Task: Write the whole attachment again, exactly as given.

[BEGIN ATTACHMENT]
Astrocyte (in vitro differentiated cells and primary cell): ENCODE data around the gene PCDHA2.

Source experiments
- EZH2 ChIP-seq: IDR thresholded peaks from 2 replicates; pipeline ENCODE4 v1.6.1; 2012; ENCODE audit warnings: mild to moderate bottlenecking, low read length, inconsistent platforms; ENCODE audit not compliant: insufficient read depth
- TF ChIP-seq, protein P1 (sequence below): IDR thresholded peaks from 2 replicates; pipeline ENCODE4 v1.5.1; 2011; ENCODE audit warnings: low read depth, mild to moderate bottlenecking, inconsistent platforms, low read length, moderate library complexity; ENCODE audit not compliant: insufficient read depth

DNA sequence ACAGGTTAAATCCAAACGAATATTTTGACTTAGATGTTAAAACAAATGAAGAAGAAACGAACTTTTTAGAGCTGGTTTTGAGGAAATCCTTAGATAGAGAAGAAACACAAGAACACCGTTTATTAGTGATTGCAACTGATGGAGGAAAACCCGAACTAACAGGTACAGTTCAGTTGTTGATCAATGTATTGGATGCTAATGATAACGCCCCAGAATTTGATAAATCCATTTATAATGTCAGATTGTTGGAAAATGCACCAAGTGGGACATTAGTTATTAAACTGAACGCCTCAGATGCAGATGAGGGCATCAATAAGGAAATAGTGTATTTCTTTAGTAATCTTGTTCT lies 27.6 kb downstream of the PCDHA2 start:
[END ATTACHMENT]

Astrocyte (in vitro differentiated cells and primary cell): ENCODE data around the gene PCDHA2.

Source experiments
- EZH2 ChIP-seq: IDR thresholded peaks from 2 replicates; pipeline ENCODE4 v1.6.1; 2012; ENCODE audit warnings: mild to moderate bottlenecking, low read length, inconsistent platforms; ENCODE audit not compliant: insufficient read depth
- TF ChIP-seq, protein P1 (sequence below): IDR thresholded peaks from 2 replicates; pipeline ENCODE4 v1.5.1; 2011; ENCODE audit warnings: low read depth, mild to moderate bottlenecking, inconsistent platforms, low read length, moderate library complexity; ENCODE audit not compliant: insufficient read depth

DNA sequence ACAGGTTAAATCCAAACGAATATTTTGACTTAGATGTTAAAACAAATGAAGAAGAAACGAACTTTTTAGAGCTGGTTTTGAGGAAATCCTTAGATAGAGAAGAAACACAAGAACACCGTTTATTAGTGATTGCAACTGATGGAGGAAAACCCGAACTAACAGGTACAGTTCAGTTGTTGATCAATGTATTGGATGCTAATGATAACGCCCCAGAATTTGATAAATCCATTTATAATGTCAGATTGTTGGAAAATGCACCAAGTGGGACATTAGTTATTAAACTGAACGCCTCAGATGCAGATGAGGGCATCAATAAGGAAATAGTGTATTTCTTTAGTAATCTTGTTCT lies 27.6 kb downstream of the PCDHA2 start: